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| Ingredients | How to cook lamb rump

How to cook lamb rump

Sometimes referred to as mini roasts, lamb rumps offer an accessible alternative to a lamb leg roast, while still looking extra special on the plate. They're extremely versatile and work well with marinades or sliced in a number of dishes such as pastas and salads.

The cut

The lamb rump is an individual muscle cut from the hind leg. When roasted and rested, it is very tender with a lot of flavour. There is a layer of fat and skin on the top which crisps up beautifully when cooked. This can be removed before or after cooking.

How to cook

Best cooking methods – Roast, Stir Fry

Pan seared, then quickly roasted and rested, lamb rumps make a perfect meal with a wonderful caramelised crust on the outside and meltingly tender and juicy on the inside.

Remove the lamb rump from the fridge 30 minutes before cooking to bring to room temperature, which results in even cooking. Pat dry, rub with a little oil, and season with salt and pepper. Sear the lamb for a couple of minutes in a very hot pan until it’s brown all over. Transfer to an oven dish and brush with marinade if using. Roast in a preheated oven according to the recipe and weight of the lamb rump.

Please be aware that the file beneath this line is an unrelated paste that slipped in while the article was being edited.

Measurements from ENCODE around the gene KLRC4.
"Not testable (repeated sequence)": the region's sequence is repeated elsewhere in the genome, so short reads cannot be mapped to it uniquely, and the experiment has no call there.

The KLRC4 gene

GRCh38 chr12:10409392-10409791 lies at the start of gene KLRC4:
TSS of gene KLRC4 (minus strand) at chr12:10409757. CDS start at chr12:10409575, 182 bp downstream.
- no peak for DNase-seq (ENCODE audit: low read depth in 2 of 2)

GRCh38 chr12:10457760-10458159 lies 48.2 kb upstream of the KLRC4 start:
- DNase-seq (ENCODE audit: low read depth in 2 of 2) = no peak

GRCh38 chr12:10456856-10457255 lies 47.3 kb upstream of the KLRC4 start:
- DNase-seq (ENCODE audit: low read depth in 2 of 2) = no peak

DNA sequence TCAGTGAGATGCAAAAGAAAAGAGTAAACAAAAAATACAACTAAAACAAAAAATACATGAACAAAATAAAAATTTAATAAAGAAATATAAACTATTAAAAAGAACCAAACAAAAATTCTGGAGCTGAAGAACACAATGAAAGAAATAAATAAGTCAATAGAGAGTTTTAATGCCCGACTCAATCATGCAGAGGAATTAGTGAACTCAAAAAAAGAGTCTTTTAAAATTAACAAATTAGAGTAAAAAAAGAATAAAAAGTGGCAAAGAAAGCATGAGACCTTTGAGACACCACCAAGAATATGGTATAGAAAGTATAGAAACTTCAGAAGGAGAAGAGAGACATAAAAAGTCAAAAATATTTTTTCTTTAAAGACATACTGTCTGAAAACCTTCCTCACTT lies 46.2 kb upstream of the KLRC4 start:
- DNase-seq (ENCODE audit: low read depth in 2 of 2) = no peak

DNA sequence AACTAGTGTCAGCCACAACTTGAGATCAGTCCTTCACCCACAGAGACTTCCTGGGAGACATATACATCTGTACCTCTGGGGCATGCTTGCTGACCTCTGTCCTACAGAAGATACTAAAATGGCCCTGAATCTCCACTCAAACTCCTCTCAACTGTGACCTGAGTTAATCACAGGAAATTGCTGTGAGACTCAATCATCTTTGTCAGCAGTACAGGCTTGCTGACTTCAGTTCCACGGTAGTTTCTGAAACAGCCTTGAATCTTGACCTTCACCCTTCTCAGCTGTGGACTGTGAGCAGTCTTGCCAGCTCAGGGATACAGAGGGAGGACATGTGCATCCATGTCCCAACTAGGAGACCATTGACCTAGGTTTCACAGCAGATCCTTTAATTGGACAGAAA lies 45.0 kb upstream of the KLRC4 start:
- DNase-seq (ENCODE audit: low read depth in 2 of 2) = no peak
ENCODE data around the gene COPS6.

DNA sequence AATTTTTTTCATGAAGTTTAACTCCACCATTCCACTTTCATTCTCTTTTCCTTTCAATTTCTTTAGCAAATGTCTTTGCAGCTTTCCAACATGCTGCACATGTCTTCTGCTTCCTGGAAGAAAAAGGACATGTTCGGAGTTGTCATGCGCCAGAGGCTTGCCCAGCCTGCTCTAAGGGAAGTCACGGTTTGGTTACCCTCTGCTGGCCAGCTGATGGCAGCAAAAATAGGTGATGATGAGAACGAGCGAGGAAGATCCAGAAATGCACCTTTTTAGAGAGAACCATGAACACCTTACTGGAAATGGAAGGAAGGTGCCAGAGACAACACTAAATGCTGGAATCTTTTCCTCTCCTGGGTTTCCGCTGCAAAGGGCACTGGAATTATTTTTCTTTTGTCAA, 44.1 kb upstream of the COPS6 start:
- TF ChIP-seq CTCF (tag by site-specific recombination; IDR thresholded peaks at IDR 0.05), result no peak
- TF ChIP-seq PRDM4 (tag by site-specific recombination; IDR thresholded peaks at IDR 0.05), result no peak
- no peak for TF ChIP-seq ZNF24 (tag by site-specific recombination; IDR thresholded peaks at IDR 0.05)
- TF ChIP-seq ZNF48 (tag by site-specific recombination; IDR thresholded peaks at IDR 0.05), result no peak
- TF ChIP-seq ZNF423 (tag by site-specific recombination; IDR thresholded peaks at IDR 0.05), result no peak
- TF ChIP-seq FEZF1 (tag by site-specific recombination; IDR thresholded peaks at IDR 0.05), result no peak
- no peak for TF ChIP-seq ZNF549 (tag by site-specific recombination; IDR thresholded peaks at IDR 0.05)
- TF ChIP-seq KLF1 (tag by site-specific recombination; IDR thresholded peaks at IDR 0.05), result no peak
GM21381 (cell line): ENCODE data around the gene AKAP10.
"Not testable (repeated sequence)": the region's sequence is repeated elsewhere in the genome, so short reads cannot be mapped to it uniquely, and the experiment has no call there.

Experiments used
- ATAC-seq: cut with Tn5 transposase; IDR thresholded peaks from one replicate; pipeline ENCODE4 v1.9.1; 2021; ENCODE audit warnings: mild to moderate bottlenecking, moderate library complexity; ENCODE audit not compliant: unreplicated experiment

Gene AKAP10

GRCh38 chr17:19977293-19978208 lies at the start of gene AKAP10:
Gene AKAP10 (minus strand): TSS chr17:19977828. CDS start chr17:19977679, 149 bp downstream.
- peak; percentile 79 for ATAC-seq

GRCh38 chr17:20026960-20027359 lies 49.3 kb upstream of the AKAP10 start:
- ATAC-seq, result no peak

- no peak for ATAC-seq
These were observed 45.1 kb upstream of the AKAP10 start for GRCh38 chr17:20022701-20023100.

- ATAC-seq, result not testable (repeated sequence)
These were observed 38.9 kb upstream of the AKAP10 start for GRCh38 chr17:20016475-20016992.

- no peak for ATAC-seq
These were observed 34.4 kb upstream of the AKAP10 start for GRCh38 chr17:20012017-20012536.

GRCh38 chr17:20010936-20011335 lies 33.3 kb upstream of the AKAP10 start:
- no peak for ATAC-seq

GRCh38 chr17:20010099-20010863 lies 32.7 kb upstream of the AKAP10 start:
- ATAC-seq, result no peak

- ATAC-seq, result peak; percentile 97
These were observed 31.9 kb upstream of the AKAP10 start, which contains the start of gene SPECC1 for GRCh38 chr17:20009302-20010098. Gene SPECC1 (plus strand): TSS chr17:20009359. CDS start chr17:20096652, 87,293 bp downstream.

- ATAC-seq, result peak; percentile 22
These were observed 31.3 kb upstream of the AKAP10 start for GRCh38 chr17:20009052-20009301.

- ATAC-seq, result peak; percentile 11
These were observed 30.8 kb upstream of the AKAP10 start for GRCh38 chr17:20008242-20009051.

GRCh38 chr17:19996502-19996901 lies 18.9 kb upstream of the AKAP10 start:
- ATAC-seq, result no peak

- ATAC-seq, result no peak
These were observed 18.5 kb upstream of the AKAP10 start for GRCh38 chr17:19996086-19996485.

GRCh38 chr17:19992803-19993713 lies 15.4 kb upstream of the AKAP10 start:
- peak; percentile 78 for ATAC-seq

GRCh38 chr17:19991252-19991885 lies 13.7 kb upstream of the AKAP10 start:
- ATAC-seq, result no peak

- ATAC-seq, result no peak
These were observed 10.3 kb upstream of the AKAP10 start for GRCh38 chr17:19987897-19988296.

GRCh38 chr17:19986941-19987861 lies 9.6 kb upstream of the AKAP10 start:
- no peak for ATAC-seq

Nutritional information

Summary:
  • Good source of Protein
  • Good source of Vitamin B12
  • Good source of Zinc
  • Source of Iron 
  • Low Sodium

Based on 100g lamb rump, lean and fast-roasted.

Nutrient Composition:

Rump, Raw, Lean (per 100g)

  • Energy: 510kJ
  • Energy: 121kcal
  • Protein: 21.7g
  • Total Fat: 3.8g
  • Saturated Fat: 1.29g
  • Polyunsaturated Fat: 0.3g
  • Omega 3: 0.13g
  • Monounsaturated Fat: 1.0g
  • Cholesterol: 65.3mg
  • Sodium: 62mg
  • Iron: 1.52mg
  • Zinc: 2.89mg
  • Vitamin B12: 2.06ug
  • Vitamin D3: 0.02ug
  • Selenium: 4.4ug

Consider nutrition information of other ingredients added while cooking.

Source: New Zealand Food Composition Database 2019. New Zealand Food Composition Database Online Search. The New Zealand Institute for Plant & Food Research Limited and Ministry of Health. www.foodcomposition.co.nz/search/M1104

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